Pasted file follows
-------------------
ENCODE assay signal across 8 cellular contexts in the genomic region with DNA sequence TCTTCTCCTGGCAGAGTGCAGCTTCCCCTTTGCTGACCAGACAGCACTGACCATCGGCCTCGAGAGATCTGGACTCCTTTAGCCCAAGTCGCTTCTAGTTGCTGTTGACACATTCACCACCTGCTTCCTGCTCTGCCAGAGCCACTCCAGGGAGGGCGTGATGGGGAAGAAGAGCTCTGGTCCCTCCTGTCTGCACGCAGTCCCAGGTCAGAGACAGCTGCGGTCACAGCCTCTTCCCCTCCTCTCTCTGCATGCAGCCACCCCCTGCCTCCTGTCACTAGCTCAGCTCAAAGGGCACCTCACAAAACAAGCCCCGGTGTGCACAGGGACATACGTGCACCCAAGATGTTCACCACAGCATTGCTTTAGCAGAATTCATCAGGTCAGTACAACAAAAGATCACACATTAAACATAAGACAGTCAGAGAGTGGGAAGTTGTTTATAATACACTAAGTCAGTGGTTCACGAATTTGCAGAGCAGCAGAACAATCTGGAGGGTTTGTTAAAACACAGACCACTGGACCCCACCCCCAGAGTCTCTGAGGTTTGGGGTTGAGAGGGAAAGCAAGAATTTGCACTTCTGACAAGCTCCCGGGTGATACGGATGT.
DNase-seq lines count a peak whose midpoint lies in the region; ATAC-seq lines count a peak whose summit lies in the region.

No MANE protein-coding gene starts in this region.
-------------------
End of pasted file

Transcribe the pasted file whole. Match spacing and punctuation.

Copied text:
ENCODE assay signal across 8 cellular contexts in the genomic region with DNA sequence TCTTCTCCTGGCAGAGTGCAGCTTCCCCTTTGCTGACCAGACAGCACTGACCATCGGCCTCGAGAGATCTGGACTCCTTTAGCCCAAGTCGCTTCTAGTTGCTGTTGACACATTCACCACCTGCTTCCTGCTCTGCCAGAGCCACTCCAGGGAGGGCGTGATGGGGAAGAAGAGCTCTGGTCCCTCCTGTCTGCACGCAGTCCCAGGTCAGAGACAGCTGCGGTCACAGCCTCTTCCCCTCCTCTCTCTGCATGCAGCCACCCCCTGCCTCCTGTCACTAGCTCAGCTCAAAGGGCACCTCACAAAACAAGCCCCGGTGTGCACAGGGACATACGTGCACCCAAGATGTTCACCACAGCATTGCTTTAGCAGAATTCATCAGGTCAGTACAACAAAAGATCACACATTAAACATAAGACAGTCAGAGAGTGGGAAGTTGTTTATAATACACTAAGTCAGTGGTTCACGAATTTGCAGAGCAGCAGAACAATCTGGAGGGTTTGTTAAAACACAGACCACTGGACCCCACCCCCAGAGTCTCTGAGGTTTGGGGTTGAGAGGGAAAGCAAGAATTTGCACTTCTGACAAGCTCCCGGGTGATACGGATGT.
DNase-seq lines count a peak whose midpoint lies in the region; ATAC-seq lines count a peak whose summit lies in the region.

No MANE protein-coding gene starts in this region.